Our first grouping of match-ups of this year’s Mobile Madness have concluded and we know which 8 devices will face each other in the next round. First up we have the Samsung Galaxy Note 3 vs. the Moto X. Personally I had these two devices as my favorites of 2013. Each one for different reasons. In fact I carried both phones around for quite a few months.
The Note 3 met and beat the HTC One Max in the previous round to advance to this level. The Note 3 sports a massive and high resolution display. It was also one of my favorite camera on an Android Smartphone. While I enjoyed nearly EVERY bit of the Moto X, the camera was the biggest drawback for me.
Which device do you see winning this round? The Galaxy Note 3 or the Moto X? You decide.
The device is the third in Samsung’s portfolio of Note-branded smartphones, and it packs the most powerful hardware of any of Samsung’s current smartphones. That said, it also has a massive display that can be cumbersome to hold with a single hand, though its software features promise to make the experience worth it…
A few years ago, it was never really about specs. Smartphones, in their relative infancy, were exciting because of the experience, how they suddenly made it possible to access information from anywhere, at any time. Fire up an app and you’re connected. But somewhere the industry hit an impasse, and companies soon lost focus on what’s important. We lost sight of what’s important. On came the growing pains of adolescents, and the boneheaded idea that bigger, faster and more automatically meant better.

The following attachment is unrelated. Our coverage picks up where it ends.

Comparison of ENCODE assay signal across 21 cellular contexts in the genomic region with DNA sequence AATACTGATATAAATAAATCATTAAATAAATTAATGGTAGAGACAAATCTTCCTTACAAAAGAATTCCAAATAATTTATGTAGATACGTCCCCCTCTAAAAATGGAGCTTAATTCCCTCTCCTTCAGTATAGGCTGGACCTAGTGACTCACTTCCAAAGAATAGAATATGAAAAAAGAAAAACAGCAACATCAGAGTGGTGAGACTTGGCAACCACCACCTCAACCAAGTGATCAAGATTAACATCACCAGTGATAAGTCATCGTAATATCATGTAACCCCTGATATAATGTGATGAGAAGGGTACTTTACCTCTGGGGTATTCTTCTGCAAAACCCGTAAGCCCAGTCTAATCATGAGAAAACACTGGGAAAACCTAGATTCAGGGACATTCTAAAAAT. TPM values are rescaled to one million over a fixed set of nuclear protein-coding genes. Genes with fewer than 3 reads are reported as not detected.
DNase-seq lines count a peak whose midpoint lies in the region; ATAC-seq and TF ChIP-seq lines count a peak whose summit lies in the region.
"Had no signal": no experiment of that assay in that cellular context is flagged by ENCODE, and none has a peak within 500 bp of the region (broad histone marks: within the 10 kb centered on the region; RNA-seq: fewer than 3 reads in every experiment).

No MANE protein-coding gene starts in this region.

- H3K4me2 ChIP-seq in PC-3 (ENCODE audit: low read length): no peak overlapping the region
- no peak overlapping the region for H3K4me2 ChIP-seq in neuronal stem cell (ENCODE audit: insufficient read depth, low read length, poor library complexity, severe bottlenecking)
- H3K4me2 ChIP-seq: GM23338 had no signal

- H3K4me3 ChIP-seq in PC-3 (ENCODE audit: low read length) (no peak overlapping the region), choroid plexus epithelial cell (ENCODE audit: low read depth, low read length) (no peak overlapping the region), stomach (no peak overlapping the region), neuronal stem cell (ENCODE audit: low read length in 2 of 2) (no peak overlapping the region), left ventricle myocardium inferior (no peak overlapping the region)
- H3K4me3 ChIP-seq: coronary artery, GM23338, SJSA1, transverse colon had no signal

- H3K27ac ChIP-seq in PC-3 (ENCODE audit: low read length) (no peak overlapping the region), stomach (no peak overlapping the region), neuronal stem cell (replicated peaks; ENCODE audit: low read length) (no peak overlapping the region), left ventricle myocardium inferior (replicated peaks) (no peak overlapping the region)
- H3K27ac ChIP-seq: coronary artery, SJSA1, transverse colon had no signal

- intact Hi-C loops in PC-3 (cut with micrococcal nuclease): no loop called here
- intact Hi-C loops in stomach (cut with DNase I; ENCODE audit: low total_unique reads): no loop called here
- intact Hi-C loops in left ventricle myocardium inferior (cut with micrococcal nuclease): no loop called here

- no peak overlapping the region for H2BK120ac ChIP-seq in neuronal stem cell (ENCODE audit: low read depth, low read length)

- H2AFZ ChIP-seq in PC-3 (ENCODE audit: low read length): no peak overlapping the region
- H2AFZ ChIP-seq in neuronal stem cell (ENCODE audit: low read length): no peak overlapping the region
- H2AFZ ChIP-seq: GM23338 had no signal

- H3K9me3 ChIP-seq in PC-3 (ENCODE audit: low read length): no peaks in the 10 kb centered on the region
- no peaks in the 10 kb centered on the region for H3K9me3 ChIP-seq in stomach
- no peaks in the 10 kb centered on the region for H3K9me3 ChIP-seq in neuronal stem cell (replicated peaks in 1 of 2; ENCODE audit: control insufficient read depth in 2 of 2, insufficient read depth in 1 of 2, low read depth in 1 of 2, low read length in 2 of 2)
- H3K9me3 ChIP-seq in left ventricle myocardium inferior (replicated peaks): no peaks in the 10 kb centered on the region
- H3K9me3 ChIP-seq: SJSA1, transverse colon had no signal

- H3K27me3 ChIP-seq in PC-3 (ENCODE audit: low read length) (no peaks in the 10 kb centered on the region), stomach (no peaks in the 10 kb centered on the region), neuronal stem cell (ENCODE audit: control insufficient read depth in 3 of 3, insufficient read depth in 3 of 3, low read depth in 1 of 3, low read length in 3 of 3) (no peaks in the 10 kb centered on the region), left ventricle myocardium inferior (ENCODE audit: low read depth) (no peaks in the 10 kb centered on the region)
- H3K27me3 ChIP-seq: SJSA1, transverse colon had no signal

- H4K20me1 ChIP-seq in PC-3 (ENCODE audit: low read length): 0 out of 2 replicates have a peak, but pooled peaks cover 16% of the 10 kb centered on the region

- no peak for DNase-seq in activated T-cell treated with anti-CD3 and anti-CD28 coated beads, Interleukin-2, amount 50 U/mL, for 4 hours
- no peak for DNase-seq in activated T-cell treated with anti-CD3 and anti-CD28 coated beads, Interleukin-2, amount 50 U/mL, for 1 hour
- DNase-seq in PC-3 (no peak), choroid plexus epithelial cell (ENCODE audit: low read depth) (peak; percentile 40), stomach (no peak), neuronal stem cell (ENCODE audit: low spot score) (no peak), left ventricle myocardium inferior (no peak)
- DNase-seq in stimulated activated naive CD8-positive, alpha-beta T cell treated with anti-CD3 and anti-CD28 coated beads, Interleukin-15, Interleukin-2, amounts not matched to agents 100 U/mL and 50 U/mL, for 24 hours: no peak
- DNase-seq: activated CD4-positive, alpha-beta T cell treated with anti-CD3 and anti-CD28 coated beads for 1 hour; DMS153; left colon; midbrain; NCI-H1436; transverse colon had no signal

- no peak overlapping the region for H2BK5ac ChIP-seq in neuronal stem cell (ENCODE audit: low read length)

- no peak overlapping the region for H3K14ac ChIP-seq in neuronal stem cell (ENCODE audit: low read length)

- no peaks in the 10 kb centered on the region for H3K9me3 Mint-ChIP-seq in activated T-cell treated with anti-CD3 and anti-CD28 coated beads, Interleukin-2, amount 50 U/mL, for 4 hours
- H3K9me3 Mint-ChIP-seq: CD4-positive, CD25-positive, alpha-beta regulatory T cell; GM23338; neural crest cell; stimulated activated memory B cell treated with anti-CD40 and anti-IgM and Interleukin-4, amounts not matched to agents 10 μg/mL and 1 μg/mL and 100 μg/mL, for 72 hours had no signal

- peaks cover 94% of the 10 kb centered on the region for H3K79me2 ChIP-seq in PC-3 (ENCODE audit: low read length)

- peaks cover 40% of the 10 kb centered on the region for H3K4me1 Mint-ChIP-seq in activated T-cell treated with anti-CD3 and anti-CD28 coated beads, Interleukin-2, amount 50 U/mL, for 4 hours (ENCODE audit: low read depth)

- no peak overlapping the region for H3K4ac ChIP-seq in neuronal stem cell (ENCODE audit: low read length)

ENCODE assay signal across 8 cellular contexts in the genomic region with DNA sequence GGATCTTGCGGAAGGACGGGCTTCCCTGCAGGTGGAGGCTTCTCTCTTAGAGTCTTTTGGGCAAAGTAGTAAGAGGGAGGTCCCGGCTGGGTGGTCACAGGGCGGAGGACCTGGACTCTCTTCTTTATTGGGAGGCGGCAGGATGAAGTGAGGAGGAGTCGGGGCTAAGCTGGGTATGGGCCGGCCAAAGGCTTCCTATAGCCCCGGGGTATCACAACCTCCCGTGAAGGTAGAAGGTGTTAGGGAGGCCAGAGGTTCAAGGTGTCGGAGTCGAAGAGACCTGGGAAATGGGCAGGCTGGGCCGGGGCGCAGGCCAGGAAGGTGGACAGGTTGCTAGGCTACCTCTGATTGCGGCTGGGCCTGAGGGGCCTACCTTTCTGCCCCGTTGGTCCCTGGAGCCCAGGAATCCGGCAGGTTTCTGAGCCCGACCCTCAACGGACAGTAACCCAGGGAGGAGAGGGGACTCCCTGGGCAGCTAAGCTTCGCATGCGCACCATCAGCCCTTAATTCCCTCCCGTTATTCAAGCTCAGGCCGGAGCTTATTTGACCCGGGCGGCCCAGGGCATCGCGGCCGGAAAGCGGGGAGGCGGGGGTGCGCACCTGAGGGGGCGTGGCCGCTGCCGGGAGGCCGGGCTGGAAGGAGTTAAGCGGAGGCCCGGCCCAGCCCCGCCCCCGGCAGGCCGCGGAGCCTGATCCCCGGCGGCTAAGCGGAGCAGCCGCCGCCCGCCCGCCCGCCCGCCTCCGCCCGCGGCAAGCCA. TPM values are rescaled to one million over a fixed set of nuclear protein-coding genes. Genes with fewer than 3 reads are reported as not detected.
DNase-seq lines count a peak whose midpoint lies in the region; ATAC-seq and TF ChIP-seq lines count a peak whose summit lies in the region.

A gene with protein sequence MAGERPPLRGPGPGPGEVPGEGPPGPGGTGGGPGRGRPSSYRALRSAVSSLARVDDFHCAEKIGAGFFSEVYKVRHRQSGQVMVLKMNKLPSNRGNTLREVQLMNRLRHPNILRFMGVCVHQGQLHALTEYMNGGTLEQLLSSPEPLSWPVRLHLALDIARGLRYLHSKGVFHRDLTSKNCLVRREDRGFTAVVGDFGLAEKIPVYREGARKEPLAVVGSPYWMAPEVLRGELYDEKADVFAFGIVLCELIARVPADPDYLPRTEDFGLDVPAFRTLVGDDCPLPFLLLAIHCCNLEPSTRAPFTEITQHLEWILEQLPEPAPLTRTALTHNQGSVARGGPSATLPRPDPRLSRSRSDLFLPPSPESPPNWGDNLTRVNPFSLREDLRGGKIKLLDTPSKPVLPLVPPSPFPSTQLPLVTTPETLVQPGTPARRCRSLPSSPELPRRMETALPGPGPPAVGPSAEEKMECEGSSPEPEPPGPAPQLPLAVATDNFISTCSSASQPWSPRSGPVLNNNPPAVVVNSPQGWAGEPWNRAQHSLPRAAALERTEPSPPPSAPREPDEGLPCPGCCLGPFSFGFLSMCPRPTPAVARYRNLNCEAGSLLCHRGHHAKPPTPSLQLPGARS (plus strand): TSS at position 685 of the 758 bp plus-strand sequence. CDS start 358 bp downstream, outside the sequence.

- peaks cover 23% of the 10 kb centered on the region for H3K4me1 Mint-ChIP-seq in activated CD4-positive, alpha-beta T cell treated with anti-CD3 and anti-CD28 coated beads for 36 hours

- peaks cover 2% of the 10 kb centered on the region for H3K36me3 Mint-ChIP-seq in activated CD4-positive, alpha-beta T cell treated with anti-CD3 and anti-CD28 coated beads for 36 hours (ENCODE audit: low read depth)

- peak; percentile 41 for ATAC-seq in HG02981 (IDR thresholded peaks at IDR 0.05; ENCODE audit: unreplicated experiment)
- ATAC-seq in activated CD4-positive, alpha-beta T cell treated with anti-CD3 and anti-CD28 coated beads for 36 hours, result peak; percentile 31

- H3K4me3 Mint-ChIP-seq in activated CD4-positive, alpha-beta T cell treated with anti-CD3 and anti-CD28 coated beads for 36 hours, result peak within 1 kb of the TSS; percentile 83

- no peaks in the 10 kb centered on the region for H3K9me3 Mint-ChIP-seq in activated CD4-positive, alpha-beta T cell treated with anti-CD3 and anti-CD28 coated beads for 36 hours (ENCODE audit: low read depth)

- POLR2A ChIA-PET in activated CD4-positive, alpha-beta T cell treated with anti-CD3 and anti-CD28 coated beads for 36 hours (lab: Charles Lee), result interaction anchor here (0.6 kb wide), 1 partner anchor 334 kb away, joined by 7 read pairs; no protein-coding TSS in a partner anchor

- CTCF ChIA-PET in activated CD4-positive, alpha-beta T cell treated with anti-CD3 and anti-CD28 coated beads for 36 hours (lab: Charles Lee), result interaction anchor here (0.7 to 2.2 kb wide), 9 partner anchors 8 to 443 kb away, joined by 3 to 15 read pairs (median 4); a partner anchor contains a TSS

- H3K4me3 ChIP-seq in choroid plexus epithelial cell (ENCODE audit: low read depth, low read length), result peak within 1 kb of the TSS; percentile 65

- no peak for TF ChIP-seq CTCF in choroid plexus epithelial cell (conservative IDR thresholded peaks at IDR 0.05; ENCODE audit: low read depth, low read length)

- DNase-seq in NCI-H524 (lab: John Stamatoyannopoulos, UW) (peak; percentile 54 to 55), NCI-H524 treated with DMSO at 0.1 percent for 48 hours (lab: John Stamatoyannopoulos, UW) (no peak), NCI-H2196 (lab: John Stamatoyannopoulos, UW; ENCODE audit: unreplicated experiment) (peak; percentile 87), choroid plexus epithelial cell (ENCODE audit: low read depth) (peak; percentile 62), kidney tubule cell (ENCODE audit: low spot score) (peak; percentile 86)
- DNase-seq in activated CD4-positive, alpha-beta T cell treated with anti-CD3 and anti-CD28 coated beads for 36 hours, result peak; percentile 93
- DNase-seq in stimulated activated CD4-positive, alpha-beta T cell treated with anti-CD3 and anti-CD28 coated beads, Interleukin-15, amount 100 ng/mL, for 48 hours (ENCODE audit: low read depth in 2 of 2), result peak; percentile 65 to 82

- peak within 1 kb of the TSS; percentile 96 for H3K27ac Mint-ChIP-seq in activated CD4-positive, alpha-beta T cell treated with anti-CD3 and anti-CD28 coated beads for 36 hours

It’s no secret that companies today abide by an unspoken formula, that is: flood the market with devices largely indistinguishable from the last, and see what sticks; it’s become a corporate marketshare Rat Race—and, as unfortunate as it sounds, it’s all so predictable. That’s not to say we aren’t being presented with great options. But the focus in recent months has been so narrowly on internal hardware buzzwords, that that’s all anyone ever cares about. We’re conditioned to always want the next beefy phone because what we have right now is never good enough.
And then we got the Moto X, which, on first impression, is more of the same, maybe even less so. Leading up to the device’s announcement, the Moto X was hyped by rigid executives as something to be reckoned with, an iPhone-Galaxy-S4-HTC-One killer from the labs of Motorola and Google. What we got, well, people were quite unimpressed by. But those people just don’t get it. The Moto X is unquestionably among the best handsets, Android or otherwise, that’s ever hit the market.